Health Matters: Here's some gift ideas designed to promote healthy living – The State Journal-Register

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Last year we put out a gift guide for living healthy and staying safe during the pandemic. It included yoga mats for stretching and strengthening, bike helmets, lights and reflectors to ensure safety while enjoying the outdoors, motivational water bottles to maintain hydration throughout the day, ergonomic seat cushions to alleviate back aches while working from home, and fingertip pulse oximeters to detect worsening lung and heart conditions. This year we found a few more practical gift options to keep you and your loved ones on track with health and wellness goals. Here’s our updated list. 
The gyms have reopened, but many are frustrated by the choice between indoor mask mandate or inhaling and exhaling in proximity to other perspiring bodies. For others, exercising from home has become a routine. In addition to yoga mats, foam rollers, elastic bands, jump ropes, and dumbbells can work core, flexibility, strength and aerobic training without taking up too much space. A sturdy shelf with baskets can efficiently store the equipment and make the home gym tidy and charming. For those looking for larger spaces to roam, a basketball hoop can turn the driveway into a pickup court, and a portable goal can turn the backyard into a soccer field. 
Previously:Health Matters: Review your health care needs and finances at the end of the year
Several of our co-workers recently purchased Peloton stationary bikes and vowed to compete against one another on the leaderboard. While we caution against making such a capital investment unless you or the gift recipient is committed to the form of exercise long-term, the online community is definitely a source of accountability and motivation. Instead of a large equipment, consider gifting a subscription to streaming fitness classes or workout apps. 
This is one of the best wellness purchases we made this year. This handheld device provides massage deep into the muscles to relieve soreness from exercising as well as sitting and typing. More precise and maneuverable than the foam roller, it targets the exact spot and shakes up the knots by increasing local blood circulation. 
We have to reiterate the importance of drinking water. The creativity and technology developed by the water bottle industry continue to amuse us. In addition to motivational water bottles with encouraging messages, there’re “smart” water bottles that will glow if you haven’t taken a sip in a while, or connect to your phone and wearable devices to send you reminders and track your progress. Other bottles generate UV light to disinfect and purify water, and let you control the temperature via an app. Some even double as a Bluetooth speaker. No matter what floats your boat, you can find the water bottle with the right incentive to quench your thirst throughout the day.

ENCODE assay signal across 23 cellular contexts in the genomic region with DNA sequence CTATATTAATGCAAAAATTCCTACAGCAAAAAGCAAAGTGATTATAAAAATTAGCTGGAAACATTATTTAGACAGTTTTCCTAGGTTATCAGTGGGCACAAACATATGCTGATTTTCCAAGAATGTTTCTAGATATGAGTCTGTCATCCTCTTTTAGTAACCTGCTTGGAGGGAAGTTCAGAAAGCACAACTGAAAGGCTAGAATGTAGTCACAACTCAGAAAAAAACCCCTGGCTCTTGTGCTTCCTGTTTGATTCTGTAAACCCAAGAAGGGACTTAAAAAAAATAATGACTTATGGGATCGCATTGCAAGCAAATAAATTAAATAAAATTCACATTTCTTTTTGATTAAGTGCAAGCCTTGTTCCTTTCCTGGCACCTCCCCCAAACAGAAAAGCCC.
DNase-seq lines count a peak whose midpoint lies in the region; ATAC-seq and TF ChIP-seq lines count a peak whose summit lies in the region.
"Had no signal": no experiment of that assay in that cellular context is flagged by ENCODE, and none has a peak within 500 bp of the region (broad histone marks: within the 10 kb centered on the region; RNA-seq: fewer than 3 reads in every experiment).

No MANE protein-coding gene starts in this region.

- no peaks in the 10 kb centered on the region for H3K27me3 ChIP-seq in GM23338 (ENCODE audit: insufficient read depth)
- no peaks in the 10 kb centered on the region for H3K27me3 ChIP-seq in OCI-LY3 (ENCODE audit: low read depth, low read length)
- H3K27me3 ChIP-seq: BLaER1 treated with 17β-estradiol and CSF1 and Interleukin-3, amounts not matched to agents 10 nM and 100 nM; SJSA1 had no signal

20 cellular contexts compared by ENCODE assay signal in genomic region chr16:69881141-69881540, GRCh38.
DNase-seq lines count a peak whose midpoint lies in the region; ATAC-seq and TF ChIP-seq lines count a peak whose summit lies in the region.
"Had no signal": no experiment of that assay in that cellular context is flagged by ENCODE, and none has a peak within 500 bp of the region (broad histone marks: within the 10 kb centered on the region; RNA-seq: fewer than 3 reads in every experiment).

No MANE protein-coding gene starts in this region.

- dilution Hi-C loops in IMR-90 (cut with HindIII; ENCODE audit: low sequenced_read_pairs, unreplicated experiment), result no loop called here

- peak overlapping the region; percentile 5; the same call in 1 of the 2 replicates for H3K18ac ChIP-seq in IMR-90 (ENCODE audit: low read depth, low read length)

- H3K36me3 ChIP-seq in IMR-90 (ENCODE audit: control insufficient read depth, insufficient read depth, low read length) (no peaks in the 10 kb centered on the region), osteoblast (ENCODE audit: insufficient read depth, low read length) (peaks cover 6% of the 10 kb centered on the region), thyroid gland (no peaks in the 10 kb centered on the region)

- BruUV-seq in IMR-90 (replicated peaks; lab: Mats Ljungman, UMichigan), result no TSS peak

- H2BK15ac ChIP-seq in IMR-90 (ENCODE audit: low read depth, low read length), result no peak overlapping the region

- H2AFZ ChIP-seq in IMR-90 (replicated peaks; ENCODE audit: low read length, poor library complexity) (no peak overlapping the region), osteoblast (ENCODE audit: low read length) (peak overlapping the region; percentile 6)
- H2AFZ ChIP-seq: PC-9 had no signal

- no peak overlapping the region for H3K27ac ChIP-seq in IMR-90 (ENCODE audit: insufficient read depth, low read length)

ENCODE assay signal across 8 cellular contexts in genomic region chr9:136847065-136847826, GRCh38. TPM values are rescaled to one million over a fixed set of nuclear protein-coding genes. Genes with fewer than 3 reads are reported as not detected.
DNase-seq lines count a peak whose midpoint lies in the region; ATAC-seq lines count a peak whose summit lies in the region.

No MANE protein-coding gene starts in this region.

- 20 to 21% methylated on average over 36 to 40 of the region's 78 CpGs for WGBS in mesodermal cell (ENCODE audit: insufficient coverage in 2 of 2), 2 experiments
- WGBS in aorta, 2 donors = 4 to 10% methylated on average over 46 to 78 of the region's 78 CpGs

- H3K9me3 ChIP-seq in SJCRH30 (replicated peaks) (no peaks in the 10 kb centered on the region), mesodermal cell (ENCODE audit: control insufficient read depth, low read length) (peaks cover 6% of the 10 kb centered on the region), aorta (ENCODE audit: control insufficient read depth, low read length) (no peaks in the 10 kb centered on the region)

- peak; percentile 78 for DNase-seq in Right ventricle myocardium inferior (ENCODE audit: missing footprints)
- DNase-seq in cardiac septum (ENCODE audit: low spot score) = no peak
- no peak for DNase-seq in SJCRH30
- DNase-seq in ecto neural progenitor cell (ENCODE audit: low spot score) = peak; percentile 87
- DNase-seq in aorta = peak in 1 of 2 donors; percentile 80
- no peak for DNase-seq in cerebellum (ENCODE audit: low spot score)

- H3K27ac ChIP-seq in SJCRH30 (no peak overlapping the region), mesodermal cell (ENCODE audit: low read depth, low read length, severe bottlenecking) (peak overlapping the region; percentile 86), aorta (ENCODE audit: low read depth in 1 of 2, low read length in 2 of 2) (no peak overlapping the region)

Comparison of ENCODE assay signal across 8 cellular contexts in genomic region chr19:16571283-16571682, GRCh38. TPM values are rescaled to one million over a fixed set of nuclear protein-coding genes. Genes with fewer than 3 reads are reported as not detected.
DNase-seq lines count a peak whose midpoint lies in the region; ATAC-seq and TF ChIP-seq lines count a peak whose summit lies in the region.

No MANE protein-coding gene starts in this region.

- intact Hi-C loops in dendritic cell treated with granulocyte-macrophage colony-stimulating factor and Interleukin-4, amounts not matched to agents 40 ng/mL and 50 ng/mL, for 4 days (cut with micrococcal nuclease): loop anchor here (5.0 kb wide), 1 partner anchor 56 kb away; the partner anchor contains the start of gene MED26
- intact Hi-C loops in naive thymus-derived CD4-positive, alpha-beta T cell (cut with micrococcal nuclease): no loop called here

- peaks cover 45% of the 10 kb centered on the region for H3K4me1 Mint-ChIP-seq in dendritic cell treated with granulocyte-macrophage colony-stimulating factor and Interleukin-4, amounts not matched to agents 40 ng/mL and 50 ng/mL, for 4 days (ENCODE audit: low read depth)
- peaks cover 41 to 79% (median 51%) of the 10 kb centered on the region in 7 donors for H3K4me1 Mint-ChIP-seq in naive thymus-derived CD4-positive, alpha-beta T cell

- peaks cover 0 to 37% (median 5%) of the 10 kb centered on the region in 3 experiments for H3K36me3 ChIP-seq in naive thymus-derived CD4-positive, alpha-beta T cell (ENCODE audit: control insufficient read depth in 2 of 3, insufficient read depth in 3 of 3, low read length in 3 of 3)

More:Health Matters: Peripheral neuropathy – losing touch with your body – can be treated
Light therapy is an effective treatment for seasonal affective disorder. “Winter blues” affects as many as 1 in 5 people living in North America. Facing a lightbox producing simulated sunlight for at least 30 minutes each morning can help alleviate the symptoms of sadness, irritability, and low energy. People complain that traditional therapy lamps look too sterile and bleak, reminding them of hospitals. Luckily, there are several newer options made of natural wood that are both stylish and functional. Look for lamps that emit at least 10,000 lux of full spectrum light, are UV free, and have adjustable brightness and color temperature.  
The pandemic has taken a heavy toll on our mental health. Mindfulness cards and cubes provide reminders for us to live in the moment. Subscriptions to meditation apps with guided imagery and breathing exercises build mindfulness, reduce stress, and improve sleep. You can also give membership to therapy apps or websites where one can get professional help at all times of the day. The ease of access and low-stake commitment of these emerging technologies will hopefully empower more people to seek the help they need.
In addition to material gifts, a way to show our love and care for those close to us is to offer them our time, ears and open heart. Create a shared experience or simply spend time together, listen and engage with what’s going on in their lives. 
Qing Yang and Kevin Parker are a married couple and live in Springfield. Dr. Yang received her medical degree from Yale University School of Medicine and completed residency training at Massachusetts General Hospital. She is an anesthesiologist at HSHS Medical Group. Parker has helped formulate and administer public policy at various city and state governments around the country. He is formerly the group chief information officer for education with the Illinois Department of Innovation and Technology. This column is not intended to substitute for professional medical advice, diagnosis or treatment. The opinions are those of the writers and do not represent the views of their employers.


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